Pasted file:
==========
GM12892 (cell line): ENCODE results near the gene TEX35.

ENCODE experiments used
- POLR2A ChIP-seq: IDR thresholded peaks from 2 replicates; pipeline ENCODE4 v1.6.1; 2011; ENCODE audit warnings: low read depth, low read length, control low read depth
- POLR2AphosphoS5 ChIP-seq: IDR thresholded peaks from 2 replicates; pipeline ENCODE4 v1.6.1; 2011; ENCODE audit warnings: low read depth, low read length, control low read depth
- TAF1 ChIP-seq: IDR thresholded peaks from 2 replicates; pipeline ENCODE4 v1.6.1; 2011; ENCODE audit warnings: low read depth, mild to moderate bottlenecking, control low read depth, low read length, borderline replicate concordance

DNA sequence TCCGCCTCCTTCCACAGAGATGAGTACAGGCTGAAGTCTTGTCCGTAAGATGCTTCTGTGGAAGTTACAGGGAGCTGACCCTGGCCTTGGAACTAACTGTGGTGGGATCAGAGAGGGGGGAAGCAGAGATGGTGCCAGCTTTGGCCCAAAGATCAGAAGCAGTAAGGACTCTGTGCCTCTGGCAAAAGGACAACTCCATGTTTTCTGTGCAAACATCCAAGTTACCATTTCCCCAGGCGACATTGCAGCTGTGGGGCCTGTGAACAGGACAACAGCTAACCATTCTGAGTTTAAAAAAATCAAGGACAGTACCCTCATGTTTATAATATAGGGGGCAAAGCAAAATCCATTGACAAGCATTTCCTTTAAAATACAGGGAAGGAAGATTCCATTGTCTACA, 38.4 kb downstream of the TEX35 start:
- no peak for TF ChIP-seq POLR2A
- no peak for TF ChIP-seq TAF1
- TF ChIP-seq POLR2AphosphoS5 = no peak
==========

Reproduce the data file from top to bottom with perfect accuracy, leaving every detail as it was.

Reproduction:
GM12892 (cell line): ENCODE results near the gene TEX35.

ENCODE experiments used
- POLR2A ChIP-seq: IDR thresholded peaks from 2 replicates; pipeline ENCODE4 v1.6.1; 2011; ENCODE audit warnings: low read depth, low read length, control low read depth
- POLR2AphosphoS5 ChIP-seq: IDR thresholded peaks from 2 replicates; pipeline ENCODE4 v1.6.1; 2011; ENCODE audit warnings: low read depth, low read length, control low read depth
- TAF1 ChIP-seq: IDR thresholded peaks from 2 replicates; pipeline ENCODE4 v1.6.1; 2011; ENCODE audit warnings: low read depth, mild to moderate bottlenecking, control low read depth, low read length, borderline replicate concordance

DNA sequence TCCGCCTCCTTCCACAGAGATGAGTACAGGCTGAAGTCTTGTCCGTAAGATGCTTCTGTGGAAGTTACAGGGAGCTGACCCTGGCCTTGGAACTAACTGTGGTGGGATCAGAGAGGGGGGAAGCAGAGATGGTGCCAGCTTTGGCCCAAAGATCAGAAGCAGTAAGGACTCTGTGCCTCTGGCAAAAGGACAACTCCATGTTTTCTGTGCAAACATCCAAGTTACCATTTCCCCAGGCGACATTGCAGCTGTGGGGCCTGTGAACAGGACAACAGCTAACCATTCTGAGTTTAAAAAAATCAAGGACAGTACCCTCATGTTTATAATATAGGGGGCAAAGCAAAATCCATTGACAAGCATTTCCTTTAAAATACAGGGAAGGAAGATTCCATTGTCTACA, 38.4 kb downstream of the TEX35 start:
- no peak for TF ChIP-seq POLR2A
- no peak for TF ChIP-seq TAF1
- TF ChIP-seq POLR2AphosphoS5 = no peak